“Emergency Fund: Do You Really Need One?” is a post by Adina J, a freelance writer, TimelessFinance contributor, and author of Blue collar / Red lipstick.
Wait, don’t run away! I promise this is not one of those emergency fund posts. Notice the question mark in the title? It’s there for a reason. So hear me out … pretty please?
When I first started reading PF blogs (and by that, I mean Gail Vaz Oxlade’s blog), I was immediately receptive to the idea of an “emergency fund”. I am ALL about saving for a rainy day – multiple rainy days, in fact. I swear, I’m not a pessimist; nor am I a meteorologist. But when it comes to looking into the future, all I can seem to see are clouds. I’m all about the negative “what ifs” because the positives … well, they take care of themselves, don’t they? As I got more involved with the PF “crowd”, the regularity with which the words “emergency fund” kept coming up reassured me that I was on to something. The “emergency fund” is where it’s at.
Or is it?
As I gained more familiarity with the subject matter, and began to think about it more critically, I started to question the wisdom of the “emergency fund” – and for a number of reasons. First, the poor thing is misused, or downright abused, to no end. “Emergency” means different things to different people. This fluidity in interpretation results from two things. One: the definition of “emergency” is tied to the concept of necessity. Lots of people have difficulty characterizing “necessity” in a way that doesn’t expand its meaning to the point of meaninglessness. Ergo, an emergency can easily encompass anything from a child’s life-threatening illness to a dishwasher malfunction. (No, you don’t need a dishwasher. Ditto a TV. Ditto an iPhone. I could go on.) Two: the definition of “emergency” is dependent on a person’s overall financial situation. For some people, nothing short of a work-impairing illness (not covered by sick pay or insurance), or a similarly life-changing event, might qualify as a true emergency. For someone living paycheque to paycheque, a broken taillight might qualify.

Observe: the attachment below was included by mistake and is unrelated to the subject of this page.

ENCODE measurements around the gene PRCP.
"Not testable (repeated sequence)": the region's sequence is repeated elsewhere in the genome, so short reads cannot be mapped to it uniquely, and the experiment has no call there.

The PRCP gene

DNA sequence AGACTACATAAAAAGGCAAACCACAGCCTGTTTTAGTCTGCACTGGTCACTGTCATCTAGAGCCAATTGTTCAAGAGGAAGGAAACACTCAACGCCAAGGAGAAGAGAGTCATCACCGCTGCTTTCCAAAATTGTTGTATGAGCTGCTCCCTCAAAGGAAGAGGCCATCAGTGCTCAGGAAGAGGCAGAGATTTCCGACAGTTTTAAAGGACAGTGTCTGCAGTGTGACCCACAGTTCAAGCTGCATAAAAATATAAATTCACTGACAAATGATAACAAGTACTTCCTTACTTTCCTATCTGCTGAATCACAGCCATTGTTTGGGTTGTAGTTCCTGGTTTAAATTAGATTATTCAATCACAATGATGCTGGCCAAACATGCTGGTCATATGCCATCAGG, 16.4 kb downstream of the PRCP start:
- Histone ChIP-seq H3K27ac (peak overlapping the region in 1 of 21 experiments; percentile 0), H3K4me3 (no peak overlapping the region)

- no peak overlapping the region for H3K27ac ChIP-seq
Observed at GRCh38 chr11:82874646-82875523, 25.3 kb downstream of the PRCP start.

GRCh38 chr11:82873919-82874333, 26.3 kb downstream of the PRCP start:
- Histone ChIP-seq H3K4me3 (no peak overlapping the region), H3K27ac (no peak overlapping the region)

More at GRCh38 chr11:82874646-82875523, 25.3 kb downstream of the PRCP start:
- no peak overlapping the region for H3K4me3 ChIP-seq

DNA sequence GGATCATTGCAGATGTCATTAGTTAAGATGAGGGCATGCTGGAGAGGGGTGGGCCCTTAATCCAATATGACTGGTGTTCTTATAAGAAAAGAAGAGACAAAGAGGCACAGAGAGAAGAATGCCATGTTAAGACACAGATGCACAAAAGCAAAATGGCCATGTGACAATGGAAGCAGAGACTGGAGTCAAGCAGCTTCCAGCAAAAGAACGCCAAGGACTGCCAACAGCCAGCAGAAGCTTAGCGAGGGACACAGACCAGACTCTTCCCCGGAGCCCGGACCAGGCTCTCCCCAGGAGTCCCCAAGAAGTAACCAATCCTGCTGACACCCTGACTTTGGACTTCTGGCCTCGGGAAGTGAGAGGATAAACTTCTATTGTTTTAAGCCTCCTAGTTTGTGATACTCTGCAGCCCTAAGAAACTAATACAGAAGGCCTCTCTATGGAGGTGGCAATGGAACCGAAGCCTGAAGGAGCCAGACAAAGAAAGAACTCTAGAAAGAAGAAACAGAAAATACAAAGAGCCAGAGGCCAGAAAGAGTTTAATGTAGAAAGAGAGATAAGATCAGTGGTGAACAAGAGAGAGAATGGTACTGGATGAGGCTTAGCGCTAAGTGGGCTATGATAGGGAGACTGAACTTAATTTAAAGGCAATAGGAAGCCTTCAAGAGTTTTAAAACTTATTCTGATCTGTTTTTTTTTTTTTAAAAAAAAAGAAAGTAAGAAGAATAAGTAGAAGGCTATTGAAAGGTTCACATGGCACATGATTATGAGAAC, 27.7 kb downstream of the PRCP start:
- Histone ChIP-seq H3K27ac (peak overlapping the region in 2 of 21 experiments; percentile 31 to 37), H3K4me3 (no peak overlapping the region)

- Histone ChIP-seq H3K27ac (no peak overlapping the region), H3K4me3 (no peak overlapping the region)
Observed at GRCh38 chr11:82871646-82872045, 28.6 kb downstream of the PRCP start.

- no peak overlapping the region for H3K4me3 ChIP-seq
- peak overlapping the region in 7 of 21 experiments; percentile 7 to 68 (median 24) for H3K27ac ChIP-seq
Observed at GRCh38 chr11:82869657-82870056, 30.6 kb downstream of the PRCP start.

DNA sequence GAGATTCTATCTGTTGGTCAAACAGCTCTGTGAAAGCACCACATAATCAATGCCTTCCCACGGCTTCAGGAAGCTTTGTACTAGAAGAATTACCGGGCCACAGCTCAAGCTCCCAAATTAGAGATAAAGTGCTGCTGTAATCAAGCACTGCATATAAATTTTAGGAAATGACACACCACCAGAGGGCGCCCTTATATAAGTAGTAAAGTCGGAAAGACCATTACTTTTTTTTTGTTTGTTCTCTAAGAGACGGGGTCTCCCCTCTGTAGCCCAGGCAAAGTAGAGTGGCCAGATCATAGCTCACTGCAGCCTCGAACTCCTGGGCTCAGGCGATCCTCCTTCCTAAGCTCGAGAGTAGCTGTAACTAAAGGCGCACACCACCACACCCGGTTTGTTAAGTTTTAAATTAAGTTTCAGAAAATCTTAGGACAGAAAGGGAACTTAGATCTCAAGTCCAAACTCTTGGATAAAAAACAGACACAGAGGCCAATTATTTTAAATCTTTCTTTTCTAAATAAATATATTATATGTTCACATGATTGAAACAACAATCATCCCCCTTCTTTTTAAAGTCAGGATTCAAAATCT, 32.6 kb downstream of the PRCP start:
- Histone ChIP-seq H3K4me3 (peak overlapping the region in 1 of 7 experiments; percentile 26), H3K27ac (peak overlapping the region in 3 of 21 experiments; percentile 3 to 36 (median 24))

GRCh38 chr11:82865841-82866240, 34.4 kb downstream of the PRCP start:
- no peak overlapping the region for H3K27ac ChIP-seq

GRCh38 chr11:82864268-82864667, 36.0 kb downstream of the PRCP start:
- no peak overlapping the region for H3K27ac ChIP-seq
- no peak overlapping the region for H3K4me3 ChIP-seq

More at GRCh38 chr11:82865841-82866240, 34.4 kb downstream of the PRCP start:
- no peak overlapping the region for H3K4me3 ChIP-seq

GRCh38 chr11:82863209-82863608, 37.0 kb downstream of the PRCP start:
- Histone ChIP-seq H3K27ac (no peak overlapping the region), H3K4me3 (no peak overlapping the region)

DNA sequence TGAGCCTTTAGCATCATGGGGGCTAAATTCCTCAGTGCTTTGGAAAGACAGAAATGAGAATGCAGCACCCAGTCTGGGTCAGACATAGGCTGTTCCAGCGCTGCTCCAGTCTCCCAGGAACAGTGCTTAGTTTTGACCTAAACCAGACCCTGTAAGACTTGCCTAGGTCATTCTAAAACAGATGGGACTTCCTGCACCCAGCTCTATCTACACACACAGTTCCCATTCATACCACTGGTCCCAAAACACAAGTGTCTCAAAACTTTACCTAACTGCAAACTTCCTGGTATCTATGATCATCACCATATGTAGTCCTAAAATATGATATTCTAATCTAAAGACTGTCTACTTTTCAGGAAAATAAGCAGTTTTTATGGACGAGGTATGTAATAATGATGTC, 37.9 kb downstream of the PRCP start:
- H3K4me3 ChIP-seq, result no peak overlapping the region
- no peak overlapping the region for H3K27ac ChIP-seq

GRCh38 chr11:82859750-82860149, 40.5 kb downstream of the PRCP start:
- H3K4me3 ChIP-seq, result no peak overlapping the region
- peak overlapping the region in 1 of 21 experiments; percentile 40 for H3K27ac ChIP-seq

Let me state the obvious. Regardless of what your definition of “emergency” might be, you need to have savings to cover the possibility of adverse event(s) arising. If your definition is too extensive for your income to keep up – in other words, if you are already too over-extended to maintain the same level of lifestyle indefinitely – then that’s a separate problem. I’m sure that Joe probably has some ideas for you. Back to the topic at hand: if you have a car, you need to be prepared for the costs of its maintenance and eventual replacement. If you have a job, you have to have a plan to address job loss. There is, obviously, a financial cost to all of these things.
But, you will say, if I adopt this approach, my “emergency fund” would be so much greater than what the PF gods dictate is prudent. (This varies, endlessly, by the way. I think 3 to 6 months’ worth of fixed expenses is a popular threshold). And you would be right. Because an emergency fund is not enough. Or, more precisely, an emergency fund is not the ideal way to approach the problem posed by rainy days.